There's a lot of hidden work that goes on…the government…it's not flagged... if you're at home, someone's looking after you so it's fine….
Maintaining hobbies and relationships with friends became difficult. In some cases, interactions with others were often restricted to the home environment. These changes were underpinned by feelings of reluctance and sadness about their new role:
I can't even meet a friend for a cup of tea...I can't even have a conversation and a laugh.
The experience of change and transitions for caregivers were particularly emotive when children were discussed. Interviewees shared accounts of challenging home contexts involving young family members. A spousal caregiver shared his family's experience, which provides an indication of how families navigate many changes and uncertainties that YOD brings:
Our son had been dealing with it for a while without realizing what it was, because (his mother) would have gone (to school) to collect him, and not turned up….
The psychological impact on children was evident across accounts. Children were understandably impacted by the situation and it was difficult for them to understand and accept these changes:
The girls…were at an age where it is important…to have their father…my youngest daughter…found it very difficult to accept…she would just confront him at every turn.
For some, caring for their family member or taking on extra roles, created tensions within family units. Caregivers acknowledged divided loyalties, and guilt, if the role of caregiver ever detracted from the role of parent:
It affected the children in different ways…. The girls lost out…she lost out having her mother with her (when getting married).
Interviewees also shared how YOD diagnosis and the transition to the caregiver role changed the relationship between them and their spouse. Some interviewees described how they no longer perceived themselves as being part of a couple. This changed the dynamic within the relationship from husband and wife to caregiver and care recipient:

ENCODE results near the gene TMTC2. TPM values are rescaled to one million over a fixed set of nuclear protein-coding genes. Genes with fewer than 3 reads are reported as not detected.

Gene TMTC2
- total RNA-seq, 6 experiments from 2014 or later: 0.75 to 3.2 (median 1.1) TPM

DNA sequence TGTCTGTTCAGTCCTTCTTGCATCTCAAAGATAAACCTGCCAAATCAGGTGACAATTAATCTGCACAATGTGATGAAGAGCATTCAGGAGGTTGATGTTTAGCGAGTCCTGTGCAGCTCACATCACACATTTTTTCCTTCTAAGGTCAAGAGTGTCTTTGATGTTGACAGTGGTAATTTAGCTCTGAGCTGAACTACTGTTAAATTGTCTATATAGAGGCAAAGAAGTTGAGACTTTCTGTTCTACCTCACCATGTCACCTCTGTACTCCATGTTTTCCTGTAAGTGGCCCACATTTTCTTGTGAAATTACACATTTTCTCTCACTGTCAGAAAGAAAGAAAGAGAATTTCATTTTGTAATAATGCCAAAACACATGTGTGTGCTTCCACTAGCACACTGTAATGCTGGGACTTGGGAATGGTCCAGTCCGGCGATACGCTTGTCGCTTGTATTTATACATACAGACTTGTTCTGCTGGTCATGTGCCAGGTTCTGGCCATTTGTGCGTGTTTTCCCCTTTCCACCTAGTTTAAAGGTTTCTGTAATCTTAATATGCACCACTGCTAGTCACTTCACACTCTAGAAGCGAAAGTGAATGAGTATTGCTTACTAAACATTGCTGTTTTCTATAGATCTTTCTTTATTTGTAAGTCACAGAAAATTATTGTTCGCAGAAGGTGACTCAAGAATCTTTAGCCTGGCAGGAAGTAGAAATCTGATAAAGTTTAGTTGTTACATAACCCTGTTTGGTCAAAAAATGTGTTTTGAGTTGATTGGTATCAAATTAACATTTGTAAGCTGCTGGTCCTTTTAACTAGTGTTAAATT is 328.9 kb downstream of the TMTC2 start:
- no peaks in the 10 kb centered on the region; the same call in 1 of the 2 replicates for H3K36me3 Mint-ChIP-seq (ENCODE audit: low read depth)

Your quality of life is completely finished…you realize that the life you had doesn't exist…you're no longer a couple.
Although interviewees did not often engage in conversation about the positive aspects of their role, one interviewee shared insight to profound moments of mutuality and understanding during significant transitions. In this instance, the person with YOD recognized the many changes his spouse was facing, and the difficulty in transitioning from spouse to caregiver:
(He) would have moments where he would say, “I know. I know how tough it is.”
Overall, feelings of sadness were attached to many transitions caregivers faced. Lack of support prevailed in reference to the experiences of children and caregivers. In the quote below, an interviewee describes her experience:
You are very much on your own… you are totally on your own
Navigating Service Pathways: Barriers and Opportunities
“The ability to just talk about it…that's a big thing.” Caregivers described the services they and their family engaged with over the years and how they navigated through the process. Interviewees identified uncertainty about how to access relevant services, supports, and entitlements. Certain services, due to age-related criteria, did not accept persons younger than age 65, thus prompting caregivers to voice their frustration in trying to ascertain which services they were eligible to access as stated below:
You can't say “Sorry, I know you're suffering but we can't deal with you until you're 65.” I don't think there should be any age bar, it's a discrimination by regulation…. There seems to be no social dimension to what they're doing.
When support/services were used, they had contradictory effects. Accessing mainstream dementia services—which were usually attended by an older demographic—became a source of extra strain for caregivers, rather than a place where they were supported. Caregivers reported that their family member(s) did not fit in to traditional dementia services, such as day care, or did not wish to engage at all. The following statement illustrates how lack of dedicated models of care affected the person with YOD, and how it has a residual impact on the caregiver:
He wanted companionship...it was extremely difficult...(he) liked the idea of someone his own age to be with him... talk to him...he did specify that he was uneasy if he was with older people all the time.